How Smaller Festivals Can Hold Their Own Against Larger Festivals

Article by: Yousif Nur|@yousifnur

Fri February 19, 2016 | 00:00 AM

For a festival with a capacity that’s smaller than Brixton Academy or Radio City Music Hall, Blissfields near Winchester, UK is a prime example of a small festival that can very much hold its own against the Glastonburys and Coachellas of this world. And just as the smaller (boutique, as they’re often known) festivals are able to take on the big boys and triumph, they’re also able to add their own unique flavor to the festival ecosystem, inspiring new directions and introducing festival lovers to a whole world of fresh, often intimate, experiences.

No Money? No Problem!

Let’s get straight to the point. Festivals can be an expensive pastime and this pretty much goes without saying. Because of the significantly lower overheads and larger fees that the established acts charge to headline, not to mention the smaller space the festival itself takes up, it means a huge saving on ticket prices, which for you ultimately leads to spend your money on street food stalls and drink. A ticket at Reading this year will fetch you back around £215 ($309) for the entire weekend. Whereas a ticket at somewhere such as Blissfields will set you back a measly £90 ($129).

Music! So Much Music

Gone are the days where the major fests have all the fun. Nowadays, the small festivals are also bringing in the heavyweight acts, as big stars can often see the appeal of playing to smaller crowds – i.e. a more intimate connection with their fans. Alternatively though, there’s the opportunity to catch an up-and-coming act that may turn out to be your new favourite band. This combination of mainstream and off-the-beaten-track type acts is a musical treat, and when combined with the smaller setting, is priceless. Blissfields – as mentioned above - this year for instance have established acts Dizzee Rascal and Everything Everything topping the bill, The Secret Garden Party, near Cambridge, has Primal Scream and Caribou and you’ll be able to experience these superstars up close and personal, which is a rarity.

Camp Like Royalty

Fancy a home from home at your festival? If regular camping doesn’t quite cut it, then how about a step up in luxury with boutique camping? Smaller festivals provide some sublime ways to combine style and comfort for the weekend. Often, they’re complete with a bed, bedside table, lamps and even a rug, all inside a yurt. Some even include adjoining toilets, showers and a pamper chamber. Try getting that level of treatment at one of the major players without having to spend a small fortune, or be a A-list performer. Green Yurts provide yurts for Boomtown and Shambhala and the living quarters they provide have to be seen to be believed.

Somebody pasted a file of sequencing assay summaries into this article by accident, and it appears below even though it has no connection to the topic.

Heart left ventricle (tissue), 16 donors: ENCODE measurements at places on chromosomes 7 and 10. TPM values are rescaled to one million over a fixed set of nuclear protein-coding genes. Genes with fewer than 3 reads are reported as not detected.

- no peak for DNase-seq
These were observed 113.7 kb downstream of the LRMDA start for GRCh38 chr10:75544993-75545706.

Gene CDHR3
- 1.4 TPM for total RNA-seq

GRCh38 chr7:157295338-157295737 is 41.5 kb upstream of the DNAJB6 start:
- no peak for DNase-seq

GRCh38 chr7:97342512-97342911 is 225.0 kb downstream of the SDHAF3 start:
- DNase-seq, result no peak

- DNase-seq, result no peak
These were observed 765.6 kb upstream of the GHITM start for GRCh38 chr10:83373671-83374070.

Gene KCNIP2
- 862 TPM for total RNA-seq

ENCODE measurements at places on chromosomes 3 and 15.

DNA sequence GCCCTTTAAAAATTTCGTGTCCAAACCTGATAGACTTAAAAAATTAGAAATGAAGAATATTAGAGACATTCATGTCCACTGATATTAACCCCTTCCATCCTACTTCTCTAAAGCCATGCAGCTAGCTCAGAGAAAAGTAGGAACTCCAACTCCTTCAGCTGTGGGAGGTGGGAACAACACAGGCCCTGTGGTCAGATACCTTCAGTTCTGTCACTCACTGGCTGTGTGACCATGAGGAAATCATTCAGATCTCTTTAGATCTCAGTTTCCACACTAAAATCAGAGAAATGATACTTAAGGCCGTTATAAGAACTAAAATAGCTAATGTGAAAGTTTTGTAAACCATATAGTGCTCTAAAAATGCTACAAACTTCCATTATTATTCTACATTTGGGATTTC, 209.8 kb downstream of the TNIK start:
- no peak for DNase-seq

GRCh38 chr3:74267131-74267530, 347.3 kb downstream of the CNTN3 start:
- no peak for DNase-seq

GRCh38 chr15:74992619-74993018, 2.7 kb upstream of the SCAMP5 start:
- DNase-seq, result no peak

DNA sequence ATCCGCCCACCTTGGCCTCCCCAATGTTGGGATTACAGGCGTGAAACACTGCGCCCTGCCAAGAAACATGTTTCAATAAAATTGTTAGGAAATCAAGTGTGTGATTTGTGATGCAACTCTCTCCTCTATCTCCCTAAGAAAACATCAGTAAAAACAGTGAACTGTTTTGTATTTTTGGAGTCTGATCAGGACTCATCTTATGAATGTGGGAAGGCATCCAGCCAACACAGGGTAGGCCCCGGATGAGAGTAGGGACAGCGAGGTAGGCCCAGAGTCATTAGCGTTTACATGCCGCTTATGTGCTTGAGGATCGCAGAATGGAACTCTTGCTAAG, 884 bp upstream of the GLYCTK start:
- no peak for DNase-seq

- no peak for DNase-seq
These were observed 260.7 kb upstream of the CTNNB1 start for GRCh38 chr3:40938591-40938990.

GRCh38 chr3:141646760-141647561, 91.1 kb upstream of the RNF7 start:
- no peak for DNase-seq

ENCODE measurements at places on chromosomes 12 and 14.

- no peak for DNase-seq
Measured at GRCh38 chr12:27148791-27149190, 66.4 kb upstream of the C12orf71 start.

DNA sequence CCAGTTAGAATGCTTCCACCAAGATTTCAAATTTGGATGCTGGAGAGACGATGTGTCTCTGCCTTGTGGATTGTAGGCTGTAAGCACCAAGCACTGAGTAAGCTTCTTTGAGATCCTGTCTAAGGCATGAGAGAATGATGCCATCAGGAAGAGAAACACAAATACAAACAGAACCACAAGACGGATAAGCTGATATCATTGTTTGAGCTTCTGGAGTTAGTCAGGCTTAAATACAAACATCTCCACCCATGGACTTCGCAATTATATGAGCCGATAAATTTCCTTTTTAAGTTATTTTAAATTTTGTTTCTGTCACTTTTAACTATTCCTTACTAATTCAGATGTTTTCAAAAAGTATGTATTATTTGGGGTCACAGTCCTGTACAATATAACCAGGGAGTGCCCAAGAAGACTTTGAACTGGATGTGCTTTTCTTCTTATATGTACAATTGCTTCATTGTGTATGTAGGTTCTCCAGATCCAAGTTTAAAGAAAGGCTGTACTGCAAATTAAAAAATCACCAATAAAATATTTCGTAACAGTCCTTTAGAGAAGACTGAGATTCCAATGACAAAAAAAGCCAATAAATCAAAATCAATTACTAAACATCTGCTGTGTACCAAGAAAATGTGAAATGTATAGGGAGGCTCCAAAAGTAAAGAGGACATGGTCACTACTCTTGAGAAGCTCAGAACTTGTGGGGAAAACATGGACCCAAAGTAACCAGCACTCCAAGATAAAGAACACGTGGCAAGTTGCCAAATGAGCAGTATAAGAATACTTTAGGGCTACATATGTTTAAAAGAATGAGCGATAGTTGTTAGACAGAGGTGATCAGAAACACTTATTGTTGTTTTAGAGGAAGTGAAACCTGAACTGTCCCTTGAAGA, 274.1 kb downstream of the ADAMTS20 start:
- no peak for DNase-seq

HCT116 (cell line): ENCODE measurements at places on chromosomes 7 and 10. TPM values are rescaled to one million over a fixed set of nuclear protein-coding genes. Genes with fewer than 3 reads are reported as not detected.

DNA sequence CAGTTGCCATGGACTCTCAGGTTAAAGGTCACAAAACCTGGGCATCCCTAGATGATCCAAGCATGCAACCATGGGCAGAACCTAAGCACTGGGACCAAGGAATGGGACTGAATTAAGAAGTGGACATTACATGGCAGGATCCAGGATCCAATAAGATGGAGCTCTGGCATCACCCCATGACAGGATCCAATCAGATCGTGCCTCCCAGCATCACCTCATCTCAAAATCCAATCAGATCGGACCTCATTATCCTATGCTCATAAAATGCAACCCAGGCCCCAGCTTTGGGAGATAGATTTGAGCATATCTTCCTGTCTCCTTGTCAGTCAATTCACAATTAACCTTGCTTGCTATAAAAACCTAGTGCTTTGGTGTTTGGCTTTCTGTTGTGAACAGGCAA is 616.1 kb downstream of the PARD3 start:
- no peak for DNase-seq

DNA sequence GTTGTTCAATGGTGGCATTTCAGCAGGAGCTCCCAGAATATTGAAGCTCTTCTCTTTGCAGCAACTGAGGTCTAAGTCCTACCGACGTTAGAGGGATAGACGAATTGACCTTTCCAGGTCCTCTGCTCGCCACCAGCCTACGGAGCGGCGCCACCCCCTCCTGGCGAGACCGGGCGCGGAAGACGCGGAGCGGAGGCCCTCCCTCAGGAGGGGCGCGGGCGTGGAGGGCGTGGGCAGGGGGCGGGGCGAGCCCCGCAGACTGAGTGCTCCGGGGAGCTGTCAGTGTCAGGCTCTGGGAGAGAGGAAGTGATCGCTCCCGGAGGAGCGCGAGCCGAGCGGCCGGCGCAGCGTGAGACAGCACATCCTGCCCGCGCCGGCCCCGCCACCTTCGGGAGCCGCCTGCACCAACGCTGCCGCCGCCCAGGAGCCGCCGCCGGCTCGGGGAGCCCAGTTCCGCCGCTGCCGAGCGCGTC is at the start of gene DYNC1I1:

Posh Nosh For Not Much Dosh

The feeling of paying over the odds for a flimsy, tasteless cheeseburger can leave you feeling underwhelmed. Fortunately, specialist food stalls from across the globe pitch themselves up for a weekend with nourishment from everywhere you can think of. Vegetarian? They’ve got you covered. Got a hankering for cous cous? Chances are they’ll have it. Want a bit of ethically-produced chocolate cake for dessert? You got it. Best of all, they won’t charge you the earth for it either. In contrast, visitors are willing to spend a good amount of money on decent food too, so clearly we’re talking serious gourmet business.
Often, well known restaurants will also get involved such as the Hawaiian Kua Aina and popular UK BBQ joint Bodeans ( will be on-hand with mini-outlets to deliver fine dining to the boutique festival clientele. This, together with a range of independent traders, makes for a veritable smorgasboard of culinary delights. Nom!

Hide N' Seek Is Kinda Pointless

As you can probably expect, the sites used by miniature festivals are often so small that you can find your friends without too much difficulty. This also lends an intimate feel to be with your pals whilst eating, drinking, watching bands and sleeping under the stars without all the noise. Plus it’s a great way to meet new people without it being a daunting experience or getting squashed in a massive crowd of music fiends. Take Standon Calling for instance, which takes place just north of London, where the capacity is just 10,000 and it takes a couple of minutes to trot from one stage to another. There you can literally leave your friends for an hour or so and reconvene whenever you want to with absolutely no worries (unless they got too wasted to find their way around!).